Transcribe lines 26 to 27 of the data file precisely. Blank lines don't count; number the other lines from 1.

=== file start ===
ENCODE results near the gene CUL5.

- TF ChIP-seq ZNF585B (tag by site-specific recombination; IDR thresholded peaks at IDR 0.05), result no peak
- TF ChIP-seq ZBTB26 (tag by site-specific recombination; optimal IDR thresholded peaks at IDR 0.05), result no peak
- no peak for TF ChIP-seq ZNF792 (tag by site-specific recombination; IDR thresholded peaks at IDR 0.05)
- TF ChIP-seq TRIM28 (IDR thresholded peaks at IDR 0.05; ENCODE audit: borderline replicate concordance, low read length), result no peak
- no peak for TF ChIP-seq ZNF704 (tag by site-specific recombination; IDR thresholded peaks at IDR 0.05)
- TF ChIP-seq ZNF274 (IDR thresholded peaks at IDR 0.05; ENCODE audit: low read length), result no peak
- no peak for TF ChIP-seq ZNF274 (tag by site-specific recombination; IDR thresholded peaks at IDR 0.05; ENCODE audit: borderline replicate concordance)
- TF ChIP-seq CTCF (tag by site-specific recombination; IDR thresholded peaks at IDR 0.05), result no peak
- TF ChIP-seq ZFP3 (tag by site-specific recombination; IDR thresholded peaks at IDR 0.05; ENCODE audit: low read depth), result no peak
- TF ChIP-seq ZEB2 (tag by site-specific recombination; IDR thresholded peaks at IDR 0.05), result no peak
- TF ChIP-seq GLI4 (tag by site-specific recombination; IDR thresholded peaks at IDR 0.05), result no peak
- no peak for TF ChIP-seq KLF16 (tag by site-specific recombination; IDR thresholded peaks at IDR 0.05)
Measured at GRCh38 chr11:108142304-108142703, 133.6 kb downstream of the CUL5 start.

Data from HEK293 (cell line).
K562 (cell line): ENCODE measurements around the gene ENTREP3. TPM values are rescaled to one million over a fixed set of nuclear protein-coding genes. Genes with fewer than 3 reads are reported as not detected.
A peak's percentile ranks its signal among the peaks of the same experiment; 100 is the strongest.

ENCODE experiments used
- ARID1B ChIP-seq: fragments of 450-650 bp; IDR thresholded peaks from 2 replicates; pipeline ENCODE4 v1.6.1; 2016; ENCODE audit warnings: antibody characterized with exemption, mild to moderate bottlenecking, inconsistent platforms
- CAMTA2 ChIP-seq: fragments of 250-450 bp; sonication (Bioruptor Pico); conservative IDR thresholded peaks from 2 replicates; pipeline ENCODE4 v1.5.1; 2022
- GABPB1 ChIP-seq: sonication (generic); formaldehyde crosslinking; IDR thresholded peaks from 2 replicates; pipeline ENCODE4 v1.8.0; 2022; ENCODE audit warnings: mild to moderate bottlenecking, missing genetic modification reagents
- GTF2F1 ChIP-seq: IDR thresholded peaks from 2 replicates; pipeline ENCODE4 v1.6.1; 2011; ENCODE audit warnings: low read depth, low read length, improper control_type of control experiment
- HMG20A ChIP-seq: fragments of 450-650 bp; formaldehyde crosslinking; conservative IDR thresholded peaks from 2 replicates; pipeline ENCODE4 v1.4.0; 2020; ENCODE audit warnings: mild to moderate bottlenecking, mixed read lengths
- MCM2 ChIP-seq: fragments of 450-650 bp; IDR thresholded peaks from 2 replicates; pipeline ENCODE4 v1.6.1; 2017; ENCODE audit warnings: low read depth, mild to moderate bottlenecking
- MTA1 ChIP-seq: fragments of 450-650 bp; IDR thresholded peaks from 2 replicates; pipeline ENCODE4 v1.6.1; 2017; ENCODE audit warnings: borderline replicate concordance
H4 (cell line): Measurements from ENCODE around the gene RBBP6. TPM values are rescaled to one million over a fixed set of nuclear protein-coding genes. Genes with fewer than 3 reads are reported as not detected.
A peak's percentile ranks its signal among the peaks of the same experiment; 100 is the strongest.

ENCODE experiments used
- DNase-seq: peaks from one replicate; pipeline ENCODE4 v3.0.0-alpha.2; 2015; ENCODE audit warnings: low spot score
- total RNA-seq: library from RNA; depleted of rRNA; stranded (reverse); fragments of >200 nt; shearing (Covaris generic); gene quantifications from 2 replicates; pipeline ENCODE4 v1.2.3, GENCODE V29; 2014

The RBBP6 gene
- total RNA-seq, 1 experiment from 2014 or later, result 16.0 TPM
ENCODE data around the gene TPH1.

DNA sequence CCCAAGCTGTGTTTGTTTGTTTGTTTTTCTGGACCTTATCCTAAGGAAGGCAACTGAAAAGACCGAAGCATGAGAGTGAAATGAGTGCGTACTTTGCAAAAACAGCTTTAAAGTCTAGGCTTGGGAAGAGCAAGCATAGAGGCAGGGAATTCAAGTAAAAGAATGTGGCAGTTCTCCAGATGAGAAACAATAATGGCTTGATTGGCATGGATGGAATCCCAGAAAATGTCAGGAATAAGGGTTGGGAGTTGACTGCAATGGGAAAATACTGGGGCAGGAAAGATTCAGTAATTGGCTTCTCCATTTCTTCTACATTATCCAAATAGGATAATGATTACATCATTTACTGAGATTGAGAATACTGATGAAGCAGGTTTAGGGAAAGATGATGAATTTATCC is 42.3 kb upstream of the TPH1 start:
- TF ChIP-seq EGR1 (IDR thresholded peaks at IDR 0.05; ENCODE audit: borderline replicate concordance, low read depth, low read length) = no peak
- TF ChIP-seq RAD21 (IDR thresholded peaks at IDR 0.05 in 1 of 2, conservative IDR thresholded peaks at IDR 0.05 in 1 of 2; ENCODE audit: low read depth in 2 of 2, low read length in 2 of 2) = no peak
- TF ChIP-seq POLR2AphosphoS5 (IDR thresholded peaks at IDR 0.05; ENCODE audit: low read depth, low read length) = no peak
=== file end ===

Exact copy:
H4 (cell line): Measurements from ENCODE around the gene RBBP6. TPM values are rescaled to one million over a fixed set of nuclear protein-coding genes. Genes with fewer than 3 reads are reported as not detected.
A peak's percentile ranks its signal among the peaks of the same experiment; 100 is the strongest.